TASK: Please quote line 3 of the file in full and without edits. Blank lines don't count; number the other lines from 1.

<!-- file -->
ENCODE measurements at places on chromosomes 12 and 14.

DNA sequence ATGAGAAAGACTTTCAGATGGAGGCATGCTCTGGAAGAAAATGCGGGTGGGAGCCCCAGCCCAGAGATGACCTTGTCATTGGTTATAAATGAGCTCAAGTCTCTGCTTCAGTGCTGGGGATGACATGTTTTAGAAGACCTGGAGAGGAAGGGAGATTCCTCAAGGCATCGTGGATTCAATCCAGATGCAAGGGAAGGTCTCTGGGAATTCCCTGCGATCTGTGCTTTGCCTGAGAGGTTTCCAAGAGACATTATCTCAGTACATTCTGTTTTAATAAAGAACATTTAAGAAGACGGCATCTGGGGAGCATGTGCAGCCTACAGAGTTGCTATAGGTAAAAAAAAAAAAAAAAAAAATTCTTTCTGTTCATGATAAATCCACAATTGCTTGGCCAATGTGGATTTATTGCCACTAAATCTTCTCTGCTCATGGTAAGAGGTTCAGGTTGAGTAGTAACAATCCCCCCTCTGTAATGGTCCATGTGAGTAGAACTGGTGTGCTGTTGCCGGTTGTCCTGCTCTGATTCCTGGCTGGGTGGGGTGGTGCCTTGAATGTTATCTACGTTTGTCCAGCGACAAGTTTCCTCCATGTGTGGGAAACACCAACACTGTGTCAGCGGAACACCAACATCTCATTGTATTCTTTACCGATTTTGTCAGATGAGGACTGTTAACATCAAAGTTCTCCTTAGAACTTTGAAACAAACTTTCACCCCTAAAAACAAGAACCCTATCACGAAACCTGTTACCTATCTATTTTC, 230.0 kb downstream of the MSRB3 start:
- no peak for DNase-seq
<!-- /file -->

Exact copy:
- no peak for DNase-seq